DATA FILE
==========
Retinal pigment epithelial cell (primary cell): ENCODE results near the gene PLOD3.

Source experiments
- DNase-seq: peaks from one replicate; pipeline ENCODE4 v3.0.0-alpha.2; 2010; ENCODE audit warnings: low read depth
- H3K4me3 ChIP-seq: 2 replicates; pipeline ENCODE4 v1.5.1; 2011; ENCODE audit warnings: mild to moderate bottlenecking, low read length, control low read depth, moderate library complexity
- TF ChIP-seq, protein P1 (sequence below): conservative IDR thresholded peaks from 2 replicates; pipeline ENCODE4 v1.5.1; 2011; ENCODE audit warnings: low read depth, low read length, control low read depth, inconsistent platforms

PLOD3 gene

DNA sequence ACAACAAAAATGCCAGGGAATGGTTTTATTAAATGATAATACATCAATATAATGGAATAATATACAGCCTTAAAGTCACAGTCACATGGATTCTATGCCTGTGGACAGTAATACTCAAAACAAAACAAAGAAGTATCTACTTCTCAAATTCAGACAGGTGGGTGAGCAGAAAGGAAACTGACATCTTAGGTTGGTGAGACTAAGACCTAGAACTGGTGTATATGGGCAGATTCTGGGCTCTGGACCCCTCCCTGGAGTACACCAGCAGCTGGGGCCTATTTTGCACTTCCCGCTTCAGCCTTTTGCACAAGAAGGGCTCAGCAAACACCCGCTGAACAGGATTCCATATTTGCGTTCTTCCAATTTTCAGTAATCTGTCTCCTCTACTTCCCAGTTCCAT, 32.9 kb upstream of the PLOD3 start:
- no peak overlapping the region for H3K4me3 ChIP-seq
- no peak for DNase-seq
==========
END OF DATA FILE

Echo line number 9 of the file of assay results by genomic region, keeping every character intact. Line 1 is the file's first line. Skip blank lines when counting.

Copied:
- no peak for DNase-seq